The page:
I don't need to remind you (an avid consumer of online journalism, I presume) that only a few short weeks ago, Beyonce broke the Internet. Let's get past the fact that she managed to keep her high-concept visual album a secret from the blogosphere. Let's get past the fact that hundreds if not thousands of people were involved in the making of this unbelievable album, and that the sheer amount of power required to keep that many people from telling their mothers, fathers, hairdressers, or veterinarians what they were doing is unfathomable. We're past all that? Great.
So Beyonce broke the Internet and then, because the Internet is like cockroaches and orthodontia and other things that will still exist when the sun explodes, the Internet bounced back. Every website, online magazine, and blog was filled with questions of whether Beyonce is or is not the few face of feminism, whether white feminists do or do not subjugate black women through their critiques of Beyonce, whether Beyonce is a representation of anything real (not to mention feminist in tone), whether Beyonce does or does not represent women and/or feminists of color well, and whether or not she is being used by media executives to portray a particular brand of feminism signed, sealed, and approved by the patriarchy....etc.
There were some incredibly important things said: things that I think should and will shape future conversations about gender roles and feminism and how white women and women of color relate to themselves and each other within feminist discourse. At Salon, Brittney Cooper wrote about the complex relationship African American women have with Beyonce's feminism, saying,
"How do we make space for black women’s awe and admiration and jealousy and desire and fear? How do we acknowledge that we have spent so much time debating whether she [Beyonce] gets to be a feminist because the power to say who is in and who is out is in fact power? And in a world where it seems black women rarely can have it all, determining who gets to do and to have, matters."
Mia McKenzie, creator of Black Girl Dangerous, wrote about the importance of solidarity within the feminist movement for women of color (to combat a white feminist movement that has often been exclusive), and about the even greater importance of being able to both defend Beyonce and her "feminist album" where appropriate while simultaneously viewing aspects of it with a critical lens.
Dawn Laguens, Executive VP of Planned Parenthood, wrote for The Huffington Post about the ways that Beyonce's album (and, more importantly, the commentary surrounding it) remind white feminists to check their privilege. Further, she said,
"...Feminists must recognize that the power we seek for every woman -- the power to make your own decisions -- does not come with strings attached. Women don't owe feminists anything. And it does us no good to fight so hard for a woman's right to make her own choices if we then turn around and tell her she's made the wrong ones."
What this all boils down to is that there has been an awful lot of conversation over what Beyonce is and what she isn't and a ton of discourse surrounding what a feminist is and isn't. And that's incredible, and incredibly important. But at some point in all of that conversation and all of that discourse we (feminists, women, Millennials) have forgotten something crucial.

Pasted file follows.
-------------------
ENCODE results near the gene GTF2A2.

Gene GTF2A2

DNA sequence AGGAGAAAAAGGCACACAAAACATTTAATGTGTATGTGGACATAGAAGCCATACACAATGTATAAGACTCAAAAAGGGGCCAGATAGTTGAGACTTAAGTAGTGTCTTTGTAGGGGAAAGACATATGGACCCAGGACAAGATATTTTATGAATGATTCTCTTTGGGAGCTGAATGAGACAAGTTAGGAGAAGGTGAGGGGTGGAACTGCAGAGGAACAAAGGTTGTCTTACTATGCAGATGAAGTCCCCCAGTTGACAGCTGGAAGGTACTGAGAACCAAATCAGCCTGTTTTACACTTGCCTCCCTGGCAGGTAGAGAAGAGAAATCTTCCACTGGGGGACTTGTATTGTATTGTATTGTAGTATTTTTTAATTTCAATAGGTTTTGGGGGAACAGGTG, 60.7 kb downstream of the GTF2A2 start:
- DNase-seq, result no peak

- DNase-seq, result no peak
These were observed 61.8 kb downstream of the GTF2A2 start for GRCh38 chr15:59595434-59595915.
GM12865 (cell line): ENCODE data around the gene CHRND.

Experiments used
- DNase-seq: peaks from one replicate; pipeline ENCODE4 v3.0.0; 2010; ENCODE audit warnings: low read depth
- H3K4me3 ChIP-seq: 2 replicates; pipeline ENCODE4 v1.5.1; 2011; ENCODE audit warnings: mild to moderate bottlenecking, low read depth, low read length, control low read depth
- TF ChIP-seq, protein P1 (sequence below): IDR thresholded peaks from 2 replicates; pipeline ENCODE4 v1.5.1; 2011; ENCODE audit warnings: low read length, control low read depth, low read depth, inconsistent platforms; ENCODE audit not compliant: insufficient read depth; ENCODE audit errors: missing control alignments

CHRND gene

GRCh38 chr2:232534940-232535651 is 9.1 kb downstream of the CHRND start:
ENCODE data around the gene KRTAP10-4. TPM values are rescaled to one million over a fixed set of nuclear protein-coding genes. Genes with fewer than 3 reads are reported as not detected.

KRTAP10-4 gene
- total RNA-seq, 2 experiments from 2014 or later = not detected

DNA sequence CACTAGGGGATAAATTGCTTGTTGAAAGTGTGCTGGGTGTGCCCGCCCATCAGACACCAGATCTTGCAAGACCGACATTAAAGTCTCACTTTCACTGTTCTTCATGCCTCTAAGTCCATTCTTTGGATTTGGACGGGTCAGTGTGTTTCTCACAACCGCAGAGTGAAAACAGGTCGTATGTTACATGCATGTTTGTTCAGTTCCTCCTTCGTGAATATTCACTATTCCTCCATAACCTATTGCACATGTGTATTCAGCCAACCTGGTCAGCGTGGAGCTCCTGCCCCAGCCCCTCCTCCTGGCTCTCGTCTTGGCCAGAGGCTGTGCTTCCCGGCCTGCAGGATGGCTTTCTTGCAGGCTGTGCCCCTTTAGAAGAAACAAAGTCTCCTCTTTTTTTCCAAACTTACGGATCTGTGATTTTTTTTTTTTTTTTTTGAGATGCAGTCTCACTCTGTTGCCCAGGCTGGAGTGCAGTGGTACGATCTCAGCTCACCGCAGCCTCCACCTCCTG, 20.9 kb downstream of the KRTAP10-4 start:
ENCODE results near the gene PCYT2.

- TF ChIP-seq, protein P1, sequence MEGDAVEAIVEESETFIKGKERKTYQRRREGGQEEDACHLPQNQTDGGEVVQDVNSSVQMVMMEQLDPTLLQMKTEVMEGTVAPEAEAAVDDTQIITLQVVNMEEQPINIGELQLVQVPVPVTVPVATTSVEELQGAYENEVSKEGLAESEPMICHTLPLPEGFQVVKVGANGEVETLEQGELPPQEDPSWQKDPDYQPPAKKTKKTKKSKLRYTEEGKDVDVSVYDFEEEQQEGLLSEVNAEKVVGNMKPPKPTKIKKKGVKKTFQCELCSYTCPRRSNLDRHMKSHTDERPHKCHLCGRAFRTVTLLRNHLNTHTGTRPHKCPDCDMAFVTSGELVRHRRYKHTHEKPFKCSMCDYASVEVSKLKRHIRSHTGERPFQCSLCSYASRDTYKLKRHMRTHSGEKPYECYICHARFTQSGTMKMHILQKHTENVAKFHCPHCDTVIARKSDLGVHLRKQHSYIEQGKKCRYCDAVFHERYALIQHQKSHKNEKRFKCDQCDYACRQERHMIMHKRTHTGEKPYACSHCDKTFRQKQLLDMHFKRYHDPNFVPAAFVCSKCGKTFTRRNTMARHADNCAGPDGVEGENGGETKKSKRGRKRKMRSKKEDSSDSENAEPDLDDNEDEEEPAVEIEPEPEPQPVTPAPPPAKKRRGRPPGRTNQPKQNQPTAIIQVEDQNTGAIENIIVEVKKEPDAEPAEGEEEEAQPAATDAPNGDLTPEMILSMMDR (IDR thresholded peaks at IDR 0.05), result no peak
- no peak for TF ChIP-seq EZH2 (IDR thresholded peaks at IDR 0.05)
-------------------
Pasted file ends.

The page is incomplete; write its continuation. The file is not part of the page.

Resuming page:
Queen Bey is just one woman. Yes, she stands on a pulpit higher than most of us could ever comprehend. Yes, she speaks into a megaphone that is louder than most of us will ever experience. Yes, she is the reigning Queen of popular culture in America. But she is only one person, one woman, one wife, one mother, and one feminist. Her feminism may not be mine. It's probably not yours. It's definitely complex. But it is hers. She owns it.
She can release a tour de force of a visual album that samples both a pro-woman, very feminist TEDtalk and a clip of her husband rapping about Ike Turner. She can use her husband's last name to name her tour and still relish in her own ability to temporarily cripple social media. She can practice her brand of feminism and articulate how she feels about being a woman in any way she wants. The point of the feminist movement is to allow women to make their own choices. This is her choice. And we can accept that she is merely one (awesomely beautiful, fabulous, wealthy, and powerful) woman singing about being a woman, a feminist, and a human being. There is no such thing as "perfect" feminism. There will be always be ways to improve, ways to discuss and correct injustice and inequality. That strive for perfection is what leads to incredible critiques of popular culture. Those critiques are crucial. But in all of that critical thinking we can't lose sight of the fact that we are all entitled to an opinion, a point of view, or a concept album. We need to let every feminist and every woman have the space to make their own choices, to use the words and employ the actions that they choose. We need to cut Beyonce, each other, and ourselves a little bit of slack.